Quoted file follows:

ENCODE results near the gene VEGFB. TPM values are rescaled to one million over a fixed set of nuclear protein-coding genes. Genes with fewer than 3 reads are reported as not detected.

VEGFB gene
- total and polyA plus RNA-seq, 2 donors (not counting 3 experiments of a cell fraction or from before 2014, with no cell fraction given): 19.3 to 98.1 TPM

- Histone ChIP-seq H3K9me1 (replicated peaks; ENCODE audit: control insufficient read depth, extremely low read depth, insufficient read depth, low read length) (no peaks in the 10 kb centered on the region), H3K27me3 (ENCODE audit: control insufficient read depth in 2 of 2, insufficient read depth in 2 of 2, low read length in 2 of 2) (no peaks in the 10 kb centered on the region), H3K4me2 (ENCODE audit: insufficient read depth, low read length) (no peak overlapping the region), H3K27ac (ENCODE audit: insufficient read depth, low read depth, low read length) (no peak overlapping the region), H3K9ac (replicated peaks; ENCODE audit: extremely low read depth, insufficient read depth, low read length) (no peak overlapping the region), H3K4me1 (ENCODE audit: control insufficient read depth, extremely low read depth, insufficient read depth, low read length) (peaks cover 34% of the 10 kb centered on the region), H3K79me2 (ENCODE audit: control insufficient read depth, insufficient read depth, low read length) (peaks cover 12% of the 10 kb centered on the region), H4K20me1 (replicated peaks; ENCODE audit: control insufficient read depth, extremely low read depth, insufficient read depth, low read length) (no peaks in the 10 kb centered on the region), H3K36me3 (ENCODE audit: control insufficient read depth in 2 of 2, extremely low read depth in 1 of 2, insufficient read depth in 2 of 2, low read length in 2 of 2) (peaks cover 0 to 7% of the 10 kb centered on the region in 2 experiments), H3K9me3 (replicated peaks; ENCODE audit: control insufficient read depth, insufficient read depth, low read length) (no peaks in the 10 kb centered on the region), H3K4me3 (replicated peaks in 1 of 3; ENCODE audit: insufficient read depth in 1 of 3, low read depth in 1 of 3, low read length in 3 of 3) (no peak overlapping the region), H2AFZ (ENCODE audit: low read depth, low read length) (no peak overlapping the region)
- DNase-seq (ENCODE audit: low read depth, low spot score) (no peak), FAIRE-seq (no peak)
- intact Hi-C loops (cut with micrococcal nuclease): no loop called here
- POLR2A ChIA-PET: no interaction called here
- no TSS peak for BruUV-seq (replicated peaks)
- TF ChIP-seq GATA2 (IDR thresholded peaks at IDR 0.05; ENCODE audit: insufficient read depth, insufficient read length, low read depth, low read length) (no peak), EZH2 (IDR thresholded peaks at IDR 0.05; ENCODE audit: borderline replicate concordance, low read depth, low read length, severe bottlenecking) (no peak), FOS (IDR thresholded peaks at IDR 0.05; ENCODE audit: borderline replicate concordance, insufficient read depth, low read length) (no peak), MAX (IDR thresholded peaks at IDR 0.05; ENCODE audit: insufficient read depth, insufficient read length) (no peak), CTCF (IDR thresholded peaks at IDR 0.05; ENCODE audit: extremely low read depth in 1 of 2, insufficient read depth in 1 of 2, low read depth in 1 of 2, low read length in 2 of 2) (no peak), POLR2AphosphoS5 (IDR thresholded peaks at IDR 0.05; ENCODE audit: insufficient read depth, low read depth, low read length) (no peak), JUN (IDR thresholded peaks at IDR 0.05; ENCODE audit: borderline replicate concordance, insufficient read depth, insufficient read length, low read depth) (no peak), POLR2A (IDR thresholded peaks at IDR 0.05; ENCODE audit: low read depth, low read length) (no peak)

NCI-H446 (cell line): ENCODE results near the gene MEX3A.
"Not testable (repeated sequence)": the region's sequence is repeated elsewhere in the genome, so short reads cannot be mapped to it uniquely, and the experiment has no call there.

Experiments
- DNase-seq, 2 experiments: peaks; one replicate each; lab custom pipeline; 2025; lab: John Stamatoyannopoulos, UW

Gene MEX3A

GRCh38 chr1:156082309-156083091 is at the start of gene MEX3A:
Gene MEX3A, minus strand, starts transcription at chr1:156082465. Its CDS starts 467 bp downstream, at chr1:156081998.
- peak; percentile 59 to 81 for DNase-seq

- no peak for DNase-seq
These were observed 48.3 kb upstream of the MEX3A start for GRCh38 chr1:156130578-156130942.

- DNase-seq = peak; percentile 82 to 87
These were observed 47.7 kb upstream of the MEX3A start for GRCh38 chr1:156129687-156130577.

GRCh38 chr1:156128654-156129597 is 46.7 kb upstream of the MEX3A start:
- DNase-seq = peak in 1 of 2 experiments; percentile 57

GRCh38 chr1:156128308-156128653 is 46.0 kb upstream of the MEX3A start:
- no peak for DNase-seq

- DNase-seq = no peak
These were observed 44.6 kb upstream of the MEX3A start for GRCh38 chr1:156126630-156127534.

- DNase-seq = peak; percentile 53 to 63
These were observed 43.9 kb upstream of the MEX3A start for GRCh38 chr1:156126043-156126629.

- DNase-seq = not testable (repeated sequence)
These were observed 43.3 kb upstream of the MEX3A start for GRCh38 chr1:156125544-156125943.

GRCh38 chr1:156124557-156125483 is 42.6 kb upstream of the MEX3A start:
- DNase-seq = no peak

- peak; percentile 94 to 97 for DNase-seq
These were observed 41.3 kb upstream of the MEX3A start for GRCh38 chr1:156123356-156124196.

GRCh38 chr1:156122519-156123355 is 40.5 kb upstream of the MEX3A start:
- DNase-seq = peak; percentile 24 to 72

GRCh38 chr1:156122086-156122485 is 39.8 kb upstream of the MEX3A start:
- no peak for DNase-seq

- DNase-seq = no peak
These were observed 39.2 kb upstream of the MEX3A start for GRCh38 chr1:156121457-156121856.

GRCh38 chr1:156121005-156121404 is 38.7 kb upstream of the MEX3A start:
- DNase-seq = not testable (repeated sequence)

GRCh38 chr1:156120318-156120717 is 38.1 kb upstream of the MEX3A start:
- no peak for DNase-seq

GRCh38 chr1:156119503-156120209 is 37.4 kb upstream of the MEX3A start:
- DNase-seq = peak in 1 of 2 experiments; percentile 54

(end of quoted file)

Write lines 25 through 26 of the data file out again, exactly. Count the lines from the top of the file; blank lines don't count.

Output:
- no peak for DNase-seq

- DNase-seq = no peak